Independent variable (IV): Variable the experimenter manipulates - assumed to have a direct effect on the dependent variable. Is Made to change
Dependent variable (DV): Variable the experimenter measures, after making changes to the IV which are assumed to affect the DV.
Extraneous variables (Ex Vs): Other variables, apart from the IV, that might affect the DV. They might be important enough to provide alternative explanations for the effects, for example, confounding variables.
Directional Hypothesis - States the expected direction of the results. Example you are expected that people will remember more when studying in short bursts.
Non-Directional hypothesis - predicts that there will be a difference between the two conditions or two groups of participants.
Types of Experiments
Laboratory experiment: Artificial environment with tight controls over variables.
Field experiment: Natural environment with independent variable manipulated by researchers.
Natural experiment: Natural changes in independent variable are used - it is not manipulated.
- Tighter control of variables. Easier to comment on cause and effect
- Relatively easy to replicate.
- Enable use of complex equipment.
- Often cheaper and less time-consuming than other methods
- Demand characteristics - participants aware of experiment, may change behaviour.
- Lacks mundane realism
- Experimenter effects - bias when experimenter's expectations affect behaviour.
- Have low external validity, cant generalise.
A field experiment takes place anywhere in a natural setting; it could take place in a school, hospital, the street or an office
A field experiment is an experiment; the independent variable is manipulated. Not all field studies areexperiments.
- People may behave more naturally than in laboratory -higher realism.
- Easier to generalise from results.
- Often only weak control of extraneous variables - difficult to replicate.
- Can be time-consuming and costly.
- Situations in which it would be ethically unacceptableto manipulate the independent variable.
- Less chance of demand characteristics orexperimenter bias interfering.
- The independent variable is not controlled by the experimenter.
- No control over the allocation of participants to groups (random in a 'true experiment').
Three experimental designs are commonly used:
Independent groups: Testing separate groups of people, each group is tested in a different condition.
Repeated measures: Testing the same group of people in different conditions, the same people are used repeatedly.
Matched pairs: Testing separate groups of people - each member of one group is same age, sex, or social background as a member of the other group.
In each case, there are one or more experimental groups, where the independent variable has changed and acontrol group where the independent variable has not changed.
Independent group design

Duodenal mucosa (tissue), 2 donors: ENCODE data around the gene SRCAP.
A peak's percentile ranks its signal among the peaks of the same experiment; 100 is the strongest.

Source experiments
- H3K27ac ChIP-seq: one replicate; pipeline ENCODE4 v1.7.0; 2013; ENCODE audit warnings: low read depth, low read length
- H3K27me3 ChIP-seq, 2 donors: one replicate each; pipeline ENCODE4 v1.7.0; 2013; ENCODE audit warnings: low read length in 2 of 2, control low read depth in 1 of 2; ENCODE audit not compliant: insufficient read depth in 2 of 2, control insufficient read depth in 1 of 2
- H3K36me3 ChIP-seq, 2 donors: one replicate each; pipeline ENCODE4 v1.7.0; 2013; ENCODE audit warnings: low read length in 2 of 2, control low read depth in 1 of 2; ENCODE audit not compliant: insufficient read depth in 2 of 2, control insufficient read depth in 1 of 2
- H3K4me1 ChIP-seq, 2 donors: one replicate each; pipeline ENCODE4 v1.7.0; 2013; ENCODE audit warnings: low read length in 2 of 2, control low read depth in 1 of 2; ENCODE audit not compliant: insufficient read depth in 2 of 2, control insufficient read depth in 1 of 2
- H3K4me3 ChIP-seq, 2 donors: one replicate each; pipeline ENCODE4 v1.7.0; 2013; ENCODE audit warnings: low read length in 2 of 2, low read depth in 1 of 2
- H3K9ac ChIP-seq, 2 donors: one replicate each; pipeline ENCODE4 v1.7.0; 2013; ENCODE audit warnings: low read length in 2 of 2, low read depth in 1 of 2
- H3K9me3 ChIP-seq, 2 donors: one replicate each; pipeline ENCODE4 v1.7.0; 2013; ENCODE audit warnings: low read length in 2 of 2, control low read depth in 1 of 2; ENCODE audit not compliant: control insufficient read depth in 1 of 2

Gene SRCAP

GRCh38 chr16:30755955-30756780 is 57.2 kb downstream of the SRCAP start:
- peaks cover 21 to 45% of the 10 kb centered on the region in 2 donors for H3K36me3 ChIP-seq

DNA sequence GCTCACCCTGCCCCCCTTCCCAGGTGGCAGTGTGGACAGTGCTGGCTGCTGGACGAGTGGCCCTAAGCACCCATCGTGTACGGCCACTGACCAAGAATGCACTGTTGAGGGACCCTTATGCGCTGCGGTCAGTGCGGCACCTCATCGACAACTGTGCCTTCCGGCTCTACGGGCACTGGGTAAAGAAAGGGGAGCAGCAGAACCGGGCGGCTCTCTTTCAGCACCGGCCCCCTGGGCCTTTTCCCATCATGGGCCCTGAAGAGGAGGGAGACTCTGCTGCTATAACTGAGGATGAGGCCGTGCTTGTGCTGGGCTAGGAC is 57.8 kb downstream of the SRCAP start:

No control of participant variables.
More people are needed
Ways of dealing with the limitations
Randomly allocate partcipants to conditions which distributes participant variables evenly
Be prepared to spend more time and money
Avoids the problem of participant variables.
Fewer people are needed.
Order effects are more likely to occur.
Matched Pairs design
Reduces participant variables.
Avoids order effects.
Very time-consuming trying to find closely matched pairs.
Impossible to match people exactly, unless identical twins!
Correlation is a statistical technique used to quantify the strength of relationship between two variables.
- Calculating the strength of a relationshipbetween variables.
- Useful as a pointer for further, more detailed research.
- Cannot assume cause and effect, strong correlation between variables may be misleading.
- Lack of correlation may not mean there is no relationship, it could be non-linear.
For a correlational study, the data can be plotted as points on a scattergraph. A line of best fit is then drawn through the points to show the trend of the data.
If both variables increase together, this is a positive correlation.
If one variable increases as other decreases this is a negative correlation.
If no line of best fit can be drawn, there is no correlation.
Correlation can be quantified by using a correlation coefficient - a mathematical measure of the degree of relatedness between sets of data.
Participants should be told exactly about what the study is and what they have to do.
Psychologists shouldnt decieve participants. They have to be honest with them.
Right to withdraw
Have to give participants the right to withdraw
Protection from physical and psychological harm
They are not allowed to hurt people
Have to have files locked away. if they are not in use then they have to be shred.
Not allowed to be observed. invasion of privacy.
British psychologist society
BPS - You have to write to them if you want to do a case. they say yes or no if you can do it or not. they give you permission or not.